The Millennials: Shaping tomorrow’s leaders in an age of anxiety
Faced with the growing spectres of so-called asymmetric threats, globalization and technological advancement, significant new challenges confront Western-based intelligence agencies. The future of any successful intelligence enterprise will entail increased cross-agency collaboration on a domestic and international scale, integration of all highly technical collection systems, and closer relationships between core collectors and analysts.
Another element, which is slowly being recognized, will be the successful integration of the millennium generation’s emergence as a critical component of today’s intelligence workforce.
Increasing attention is being given to the characteristics that distinguish Generation Y from previous generations. Often defined as those born between 1980 and 2000, the Millennials, also known as the Trophy Kids, present an entirely new breed of dedicated public servants. (The Trophy Kids terminology refers to today’s scholastic athletic activities where all are recognized for their participation versus overall achievements. First or last, everyone goes home with a medal and as a winner.)
From a management perspective, one may ask, is this really a challenge? Isn’t every generation different? The simple answer is yes.
Still, pause for a moment, and think of those intelligence officers who grew up under the mentorship of the old guard, the OSS boys, and founders of the CIA who fought in the Second World War. They spent their entire careers battling the spectre of the Soviet Union. They dressed the part, worked hard, and too often at the cost of their personal lives eventually earned their senior ranks. After multiple tours overseas, they return to headquarters to find a new generation of officers in flip-flops, playing games of Frisbee on the outside lawn, and Starbucks lingo. The end result is a quiet but persistent struggle to work, manage, and communicate with Millennials. Top management is quick to point out back in their day, motivation consisted of a good kick in the “you know what.” But today, sensitivity training is de rigueur and many within the leadership ranks are left to wonder what is happening to their institution.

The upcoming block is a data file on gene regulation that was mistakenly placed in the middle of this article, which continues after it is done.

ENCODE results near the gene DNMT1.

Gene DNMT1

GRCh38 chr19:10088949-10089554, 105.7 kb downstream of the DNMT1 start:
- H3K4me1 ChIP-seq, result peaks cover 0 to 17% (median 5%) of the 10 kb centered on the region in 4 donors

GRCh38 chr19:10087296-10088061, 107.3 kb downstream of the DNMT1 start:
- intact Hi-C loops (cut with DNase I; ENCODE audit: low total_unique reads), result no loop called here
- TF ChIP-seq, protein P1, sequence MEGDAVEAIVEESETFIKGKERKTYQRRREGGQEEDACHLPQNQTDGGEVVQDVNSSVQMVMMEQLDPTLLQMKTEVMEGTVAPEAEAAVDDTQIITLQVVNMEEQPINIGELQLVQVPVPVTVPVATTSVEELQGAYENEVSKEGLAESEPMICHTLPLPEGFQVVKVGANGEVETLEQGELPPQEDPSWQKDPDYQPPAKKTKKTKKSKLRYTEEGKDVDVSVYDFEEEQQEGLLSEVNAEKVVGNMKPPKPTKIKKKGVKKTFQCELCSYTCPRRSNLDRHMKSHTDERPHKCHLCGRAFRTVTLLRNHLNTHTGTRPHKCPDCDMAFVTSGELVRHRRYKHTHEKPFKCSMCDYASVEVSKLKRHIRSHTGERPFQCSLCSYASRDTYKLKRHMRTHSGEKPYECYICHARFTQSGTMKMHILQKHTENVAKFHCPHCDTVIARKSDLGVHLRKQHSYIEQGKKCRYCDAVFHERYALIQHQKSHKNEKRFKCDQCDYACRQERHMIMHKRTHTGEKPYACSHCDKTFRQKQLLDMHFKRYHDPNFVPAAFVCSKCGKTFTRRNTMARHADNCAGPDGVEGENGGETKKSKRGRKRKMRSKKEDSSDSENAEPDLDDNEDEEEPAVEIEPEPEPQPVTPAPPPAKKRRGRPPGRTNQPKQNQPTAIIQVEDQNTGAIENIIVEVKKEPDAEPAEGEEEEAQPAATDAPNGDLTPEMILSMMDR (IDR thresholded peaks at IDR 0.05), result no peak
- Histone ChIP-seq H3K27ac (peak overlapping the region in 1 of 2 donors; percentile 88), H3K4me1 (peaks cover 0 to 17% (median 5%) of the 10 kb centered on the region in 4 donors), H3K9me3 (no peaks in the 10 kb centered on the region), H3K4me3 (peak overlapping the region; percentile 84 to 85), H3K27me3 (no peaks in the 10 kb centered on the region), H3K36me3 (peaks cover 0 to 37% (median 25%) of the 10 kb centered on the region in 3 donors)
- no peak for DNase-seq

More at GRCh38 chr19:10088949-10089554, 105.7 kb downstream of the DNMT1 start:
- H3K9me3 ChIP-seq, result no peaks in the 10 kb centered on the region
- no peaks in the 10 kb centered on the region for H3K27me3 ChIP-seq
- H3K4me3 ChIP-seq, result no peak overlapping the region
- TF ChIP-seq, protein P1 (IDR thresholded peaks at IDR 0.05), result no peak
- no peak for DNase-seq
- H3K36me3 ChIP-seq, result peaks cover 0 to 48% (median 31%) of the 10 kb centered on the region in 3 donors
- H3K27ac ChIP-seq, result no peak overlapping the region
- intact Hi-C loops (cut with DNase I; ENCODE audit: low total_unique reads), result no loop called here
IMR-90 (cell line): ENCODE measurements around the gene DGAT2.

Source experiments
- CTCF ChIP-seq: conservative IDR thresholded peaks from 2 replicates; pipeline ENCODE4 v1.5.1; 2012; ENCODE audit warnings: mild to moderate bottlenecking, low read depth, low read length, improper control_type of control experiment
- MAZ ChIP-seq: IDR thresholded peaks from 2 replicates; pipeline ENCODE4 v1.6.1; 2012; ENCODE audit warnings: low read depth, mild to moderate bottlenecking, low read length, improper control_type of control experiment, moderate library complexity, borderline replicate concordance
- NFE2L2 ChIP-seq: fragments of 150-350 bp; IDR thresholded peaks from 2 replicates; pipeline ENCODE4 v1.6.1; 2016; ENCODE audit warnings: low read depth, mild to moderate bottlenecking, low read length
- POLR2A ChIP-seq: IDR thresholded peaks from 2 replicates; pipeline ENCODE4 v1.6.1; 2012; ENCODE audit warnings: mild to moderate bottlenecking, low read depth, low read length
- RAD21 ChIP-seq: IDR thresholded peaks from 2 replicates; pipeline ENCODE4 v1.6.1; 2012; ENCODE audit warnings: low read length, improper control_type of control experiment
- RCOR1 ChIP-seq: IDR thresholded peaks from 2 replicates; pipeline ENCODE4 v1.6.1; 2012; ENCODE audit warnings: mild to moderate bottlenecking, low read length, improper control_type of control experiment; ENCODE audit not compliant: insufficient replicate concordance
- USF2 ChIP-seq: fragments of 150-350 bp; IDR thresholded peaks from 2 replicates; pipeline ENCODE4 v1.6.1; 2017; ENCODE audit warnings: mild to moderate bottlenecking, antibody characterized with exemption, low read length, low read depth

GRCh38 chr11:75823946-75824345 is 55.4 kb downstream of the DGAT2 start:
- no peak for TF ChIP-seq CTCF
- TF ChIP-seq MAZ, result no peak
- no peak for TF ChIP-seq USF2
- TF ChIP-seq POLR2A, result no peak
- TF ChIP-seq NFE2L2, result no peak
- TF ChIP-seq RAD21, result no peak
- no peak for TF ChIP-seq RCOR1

The short answer is tomorrow’s James Bond prefers a healthy smoothie to a “shaken but not stirred” Martini. He also wants to be home early to play with his kids before going out again into the night in search of his next mission.
Like it or not, Millennials are redefining the work environment and their characteristics are re-writing typical business rules. For this generation, information has consistently been at the touch of a keystroke. Millennials have developed a capacity to ingest and process unprecedented amounts of data. A YouTube video posted this year entitled “Did You Know” reports on globalization findings discussed at the 2009 Devos Conference. It claims a week’s worth of The New York Times is more information than what an average person would be exposed to during the 18th century.
One welcome benefit of this phenomenon is the expected increased level of openness and information sharing between agencies. Top down and one-way communication will become a concept of the past. As this generation grows into leadership positions, they will not hesitate to reach across multiple agency ranks to seek or provide advice.
For better or worse, their socialization quickly progressed from the school playgrounds to the unlimited realm of the internet and associate technologies. Friendships are no longer primarily forged in the classroom or in the professional workplace, but can be found and cemented via an array of online social networking groups.
Conversely, the digital ease of texting has led to increased difficulty in effective written communications regardless of university background. Multiple agencies report on their young officers’ difficulty with the use of the English language and ability to produce meaningful and concise intelligence reporting.